Voters in Mastic Beach Village, in a 1,922 to 1,215 vote, decided Wednesday night to become the first Long Island village since Pine Valley in 1991 to disband.

Mayor Maura Spery said it’s time for the community to come together and heal.

“We’re all going to be neighbors tomorrow,” she said. “We have a whole lot more that unites us than divides us.”

Trustee Anne Synder declined to comment.

Trustee Joseph Johnson, who was in favor of remaining as a village, said: “It was a huge turnout. The residents have spoken. I’m only one vote.”

The jurisdiction would now return to the Town of Brookhaven.

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Those who favored remaining an incorporated village said they felt it was the best way to solve their problems.

Those who wanted to return to Brookhaven Town said the financial challenges and the village’s current austerity budget limited its ability to improve.

The village of approximately 15,000 residents was formed in August 2010, with supporters of incorporation citing concerns about the prevalence of abandoned homes and the need to keep taxes low.

Late in the afternoon, Barbara Scalafani, 49, said she voted to keep the village.

“I believe in this,” she said, adding that she wants to help the village rise above its issues.

Another resident, Patricia Conover, 54, said she also voted to keep the village. “My passion is to keep the village,” she said.

There were others Wednesday who came to the polls who said they wanted to see Mastic Beach disbanded.

“Brookhaven did a good job before,” said Sandra Vissichelli, 52. She added she wasn’t sure why the village incorporated six years ago. She said “there’s been fights and problems internally” on the village board.

Lack of services is why resident Charles Langhorne, 55, said he wanted to rejoin Brookhaven. He said village roads aren’t properly maintained.

In June, Moody’s Investors Service downgraded the village’s municipal bonds to noninvestment grade, citing financial instability, overspending by $400,000 on a road project, a declining tax base and operating at a deficit for three straight years.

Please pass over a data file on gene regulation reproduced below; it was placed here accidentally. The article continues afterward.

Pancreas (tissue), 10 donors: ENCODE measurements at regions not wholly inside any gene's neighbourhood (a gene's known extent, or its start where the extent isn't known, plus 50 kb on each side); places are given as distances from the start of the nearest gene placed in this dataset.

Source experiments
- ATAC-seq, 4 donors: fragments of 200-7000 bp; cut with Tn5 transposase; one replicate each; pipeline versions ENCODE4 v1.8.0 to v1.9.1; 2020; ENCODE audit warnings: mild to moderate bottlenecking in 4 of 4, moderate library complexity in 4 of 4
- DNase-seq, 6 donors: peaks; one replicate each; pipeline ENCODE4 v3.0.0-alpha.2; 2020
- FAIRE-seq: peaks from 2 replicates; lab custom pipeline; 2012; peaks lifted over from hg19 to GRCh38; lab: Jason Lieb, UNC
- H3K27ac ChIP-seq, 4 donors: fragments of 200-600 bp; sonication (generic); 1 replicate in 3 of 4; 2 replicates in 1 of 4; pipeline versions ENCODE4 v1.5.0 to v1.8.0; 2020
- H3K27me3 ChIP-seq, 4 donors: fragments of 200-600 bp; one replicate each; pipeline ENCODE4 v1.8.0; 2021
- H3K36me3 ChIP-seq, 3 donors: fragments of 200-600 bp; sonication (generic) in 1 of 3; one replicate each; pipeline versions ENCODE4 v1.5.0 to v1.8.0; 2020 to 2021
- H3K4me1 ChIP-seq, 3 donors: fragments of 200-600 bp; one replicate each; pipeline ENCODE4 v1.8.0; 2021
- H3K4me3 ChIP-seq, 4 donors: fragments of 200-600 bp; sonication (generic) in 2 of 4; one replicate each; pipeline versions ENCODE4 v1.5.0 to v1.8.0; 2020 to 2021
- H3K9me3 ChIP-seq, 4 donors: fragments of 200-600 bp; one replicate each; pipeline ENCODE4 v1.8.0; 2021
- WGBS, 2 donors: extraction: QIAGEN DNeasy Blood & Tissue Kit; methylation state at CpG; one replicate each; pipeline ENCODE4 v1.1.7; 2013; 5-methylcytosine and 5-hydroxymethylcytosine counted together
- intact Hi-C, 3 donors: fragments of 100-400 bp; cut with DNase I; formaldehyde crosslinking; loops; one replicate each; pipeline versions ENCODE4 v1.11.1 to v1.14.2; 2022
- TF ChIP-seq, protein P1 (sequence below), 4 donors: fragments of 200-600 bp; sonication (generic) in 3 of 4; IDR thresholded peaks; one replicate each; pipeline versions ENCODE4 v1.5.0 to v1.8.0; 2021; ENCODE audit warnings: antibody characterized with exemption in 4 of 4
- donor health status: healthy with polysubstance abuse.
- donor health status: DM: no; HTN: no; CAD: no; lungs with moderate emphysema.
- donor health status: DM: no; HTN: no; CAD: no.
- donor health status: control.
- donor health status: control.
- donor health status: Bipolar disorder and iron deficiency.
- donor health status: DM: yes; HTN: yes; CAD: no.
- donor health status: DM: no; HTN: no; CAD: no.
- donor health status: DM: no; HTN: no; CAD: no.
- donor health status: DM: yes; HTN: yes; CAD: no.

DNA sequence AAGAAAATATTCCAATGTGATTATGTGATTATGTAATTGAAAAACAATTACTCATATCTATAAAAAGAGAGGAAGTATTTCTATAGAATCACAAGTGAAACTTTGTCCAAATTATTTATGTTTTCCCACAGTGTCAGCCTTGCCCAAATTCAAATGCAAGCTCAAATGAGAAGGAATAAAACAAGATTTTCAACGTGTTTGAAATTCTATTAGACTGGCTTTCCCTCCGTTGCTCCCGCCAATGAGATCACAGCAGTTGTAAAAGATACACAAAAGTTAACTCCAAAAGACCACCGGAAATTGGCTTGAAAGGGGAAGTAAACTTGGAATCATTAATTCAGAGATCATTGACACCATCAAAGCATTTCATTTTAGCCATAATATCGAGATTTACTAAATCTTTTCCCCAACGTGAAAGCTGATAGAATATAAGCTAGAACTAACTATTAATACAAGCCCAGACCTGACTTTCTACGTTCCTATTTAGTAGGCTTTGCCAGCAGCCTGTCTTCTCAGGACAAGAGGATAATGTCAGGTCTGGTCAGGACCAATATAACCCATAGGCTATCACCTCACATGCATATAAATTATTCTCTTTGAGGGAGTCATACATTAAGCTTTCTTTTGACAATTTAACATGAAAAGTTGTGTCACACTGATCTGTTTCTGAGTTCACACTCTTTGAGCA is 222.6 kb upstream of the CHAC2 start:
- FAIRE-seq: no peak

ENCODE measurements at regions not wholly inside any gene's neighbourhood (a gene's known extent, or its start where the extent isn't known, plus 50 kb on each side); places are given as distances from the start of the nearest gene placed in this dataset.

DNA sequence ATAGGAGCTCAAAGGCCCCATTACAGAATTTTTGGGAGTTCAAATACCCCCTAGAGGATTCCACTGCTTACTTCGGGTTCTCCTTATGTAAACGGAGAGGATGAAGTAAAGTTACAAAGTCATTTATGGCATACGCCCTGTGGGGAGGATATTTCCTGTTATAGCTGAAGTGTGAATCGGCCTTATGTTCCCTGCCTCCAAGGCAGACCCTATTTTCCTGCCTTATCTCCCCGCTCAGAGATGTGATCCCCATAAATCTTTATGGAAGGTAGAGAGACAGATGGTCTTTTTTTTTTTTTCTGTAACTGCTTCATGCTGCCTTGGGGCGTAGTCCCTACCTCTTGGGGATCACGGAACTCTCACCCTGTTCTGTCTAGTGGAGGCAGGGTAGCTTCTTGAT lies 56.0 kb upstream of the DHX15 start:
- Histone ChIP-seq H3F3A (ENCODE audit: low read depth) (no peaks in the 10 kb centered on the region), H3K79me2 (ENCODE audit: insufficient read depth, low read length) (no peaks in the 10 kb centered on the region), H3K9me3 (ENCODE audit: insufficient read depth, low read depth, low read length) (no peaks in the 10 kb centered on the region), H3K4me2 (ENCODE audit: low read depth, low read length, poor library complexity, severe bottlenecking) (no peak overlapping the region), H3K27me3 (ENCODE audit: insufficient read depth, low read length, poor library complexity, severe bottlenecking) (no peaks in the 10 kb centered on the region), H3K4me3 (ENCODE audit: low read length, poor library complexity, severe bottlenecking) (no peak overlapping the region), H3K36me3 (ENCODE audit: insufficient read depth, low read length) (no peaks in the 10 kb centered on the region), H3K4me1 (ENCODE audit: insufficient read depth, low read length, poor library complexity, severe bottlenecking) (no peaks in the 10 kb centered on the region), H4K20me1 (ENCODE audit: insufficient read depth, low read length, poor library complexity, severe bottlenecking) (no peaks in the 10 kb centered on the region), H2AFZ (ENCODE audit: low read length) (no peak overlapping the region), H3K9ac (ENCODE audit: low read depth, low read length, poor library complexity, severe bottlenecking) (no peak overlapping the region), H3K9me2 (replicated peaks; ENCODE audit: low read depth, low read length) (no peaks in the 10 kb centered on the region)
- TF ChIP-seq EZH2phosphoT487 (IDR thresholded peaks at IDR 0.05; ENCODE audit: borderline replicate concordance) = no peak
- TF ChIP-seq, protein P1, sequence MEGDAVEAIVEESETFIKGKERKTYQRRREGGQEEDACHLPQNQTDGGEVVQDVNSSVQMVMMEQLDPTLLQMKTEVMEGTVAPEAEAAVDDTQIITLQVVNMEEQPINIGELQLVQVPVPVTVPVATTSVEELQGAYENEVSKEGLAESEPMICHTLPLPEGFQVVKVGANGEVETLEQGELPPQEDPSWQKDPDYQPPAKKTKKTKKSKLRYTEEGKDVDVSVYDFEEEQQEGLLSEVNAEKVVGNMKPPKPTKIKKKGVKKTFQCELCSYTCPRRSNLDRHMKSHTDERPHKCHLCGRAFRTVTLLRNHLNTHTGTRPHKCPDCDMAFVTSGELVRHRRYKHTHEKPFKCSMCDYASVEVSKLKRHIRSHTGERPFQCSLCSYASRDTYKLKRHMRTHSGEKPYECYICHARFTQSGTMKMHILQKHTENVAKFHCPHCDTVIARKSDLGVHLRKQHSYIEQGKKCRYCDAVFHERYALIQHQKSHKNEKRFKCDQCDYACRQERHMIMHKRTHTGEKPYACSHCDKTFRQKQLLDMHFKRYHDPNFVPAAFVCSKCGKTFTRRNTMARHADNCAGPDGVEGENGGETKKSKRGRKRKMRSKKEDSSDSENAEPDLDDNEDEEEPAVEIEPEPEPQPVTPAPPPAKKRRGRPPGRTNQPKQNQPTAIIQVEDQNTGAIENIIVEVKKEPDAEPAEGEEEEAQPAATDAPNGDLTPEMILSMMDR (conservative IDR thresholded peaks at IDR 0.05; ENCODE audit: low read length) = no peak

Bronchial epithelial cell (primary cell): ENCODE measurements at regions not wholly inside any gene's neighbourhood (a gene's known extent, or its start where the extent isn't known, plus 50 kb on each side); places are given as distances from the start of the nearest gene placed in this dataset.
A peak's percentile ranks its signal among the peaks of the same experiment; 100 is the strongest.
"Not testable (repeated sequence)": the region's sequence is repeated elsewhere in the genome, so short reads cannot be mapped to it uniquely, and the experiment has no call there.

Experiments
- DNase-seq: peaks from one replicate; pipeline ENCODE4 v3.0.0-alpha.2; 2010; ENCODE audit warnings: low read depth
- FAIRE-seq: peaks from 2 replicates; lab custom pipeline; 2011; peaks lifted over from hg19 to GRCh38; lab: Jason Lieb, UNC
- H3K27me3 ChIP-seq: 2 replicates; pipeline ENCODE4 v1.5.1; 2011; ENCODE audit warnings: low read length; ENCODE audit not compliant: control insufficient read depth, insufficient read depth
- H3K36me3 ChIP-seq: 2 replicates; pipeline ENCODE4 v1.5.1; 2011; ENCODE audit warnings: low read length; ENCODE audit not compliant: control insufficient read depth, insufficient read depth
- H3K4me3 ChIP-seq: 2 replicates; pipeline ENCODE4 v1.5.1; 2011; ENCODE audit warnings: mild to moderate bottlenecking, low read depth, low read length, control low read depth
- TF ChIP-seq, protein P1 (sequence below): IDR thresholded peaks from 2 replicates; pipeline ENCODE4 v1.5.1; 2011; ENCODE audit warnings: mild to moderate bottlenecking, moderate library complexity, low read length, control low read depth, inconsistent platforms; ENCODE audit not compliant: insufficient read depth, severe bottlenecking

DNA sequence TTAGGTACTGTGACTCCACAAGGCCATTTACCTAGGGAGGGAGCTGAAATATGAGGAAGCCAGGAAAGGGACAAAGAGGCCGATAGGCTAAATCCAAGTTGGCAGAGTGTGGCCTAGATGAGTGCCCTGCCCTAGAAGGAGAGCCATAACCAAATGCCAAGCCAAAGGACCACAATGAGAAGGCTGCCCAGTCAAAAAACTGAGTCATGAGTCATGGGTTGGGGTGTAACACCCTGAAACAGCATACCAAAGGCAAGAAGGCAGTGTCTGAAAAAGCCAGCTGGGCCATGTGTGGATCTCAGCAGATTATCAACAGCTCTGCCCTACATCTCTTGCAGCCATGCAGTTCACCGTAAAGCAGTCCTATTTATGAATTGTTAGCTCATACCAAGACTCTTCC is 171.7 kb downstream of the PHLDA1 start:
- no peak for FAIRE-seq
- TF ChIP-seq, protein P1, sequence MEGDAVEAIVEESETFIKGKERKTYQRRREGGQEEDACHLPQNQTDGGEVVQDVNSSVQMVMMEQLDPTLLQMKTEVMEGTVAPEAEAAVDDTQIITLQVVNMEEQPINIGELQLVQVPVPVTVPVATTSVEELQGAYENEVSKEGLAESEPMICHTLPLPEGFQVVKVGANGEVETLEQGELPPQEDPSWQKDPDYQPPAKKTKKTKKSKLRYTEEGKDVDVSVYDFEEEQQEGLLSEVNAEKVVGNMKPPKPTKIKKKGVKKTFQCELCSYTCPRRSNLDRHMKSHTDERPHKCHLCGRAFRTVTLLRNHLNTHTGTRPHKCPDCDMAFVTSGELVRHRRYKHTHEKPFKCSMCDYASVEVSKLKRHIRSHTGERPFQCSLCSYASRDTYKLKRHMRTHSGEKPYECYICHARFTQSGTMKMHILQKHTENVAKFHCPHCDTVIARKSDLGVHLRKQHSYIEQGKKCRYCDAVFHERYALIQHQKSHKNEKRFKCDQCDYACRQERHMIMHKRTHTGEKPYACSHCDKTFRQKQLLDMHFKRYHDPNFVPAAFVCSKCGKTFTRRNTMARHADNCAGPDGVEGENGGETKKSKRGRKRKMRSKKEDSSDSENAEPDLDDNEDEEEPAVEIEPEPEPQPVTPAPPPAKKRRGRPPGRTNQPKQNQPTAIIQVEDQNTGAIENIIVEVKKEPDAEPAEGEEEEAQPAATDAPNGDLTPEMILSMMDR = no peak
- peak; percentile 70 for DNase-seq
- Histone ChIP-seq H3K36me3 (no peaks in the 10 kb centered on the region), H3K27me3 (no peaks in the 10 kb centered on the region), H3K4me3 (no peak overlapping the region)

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In April, the board voted on a tax-neutral $3.89 million budget against Spery’s advice. She argued for a 125 percent spending increase that she said would support services. Staff layoffs were announced in May.

Hoping to turn around village finances, trustees Johnson and Snyder supported efforts to raise $100,000 in revenue by imposing franchise fees on local businesses, but none were collected. They also sought to raise money through aggressive code enforcement on homeowners.

The village deficit, projected in June at $400,000, ends at $11,000 now.

Last week, before a gathering of village residents at William Floyd High School, an Albany-based consulting group hired by the municipality said village taxes could rise by up to 208 percent if Mastic Beach residents choose to remain incorporated and provided a basic level of services.

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Supporters of the village characterized that potential increase as inaccurate.

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The group based its conclusion after a review of village finances, audits and interviews with officials.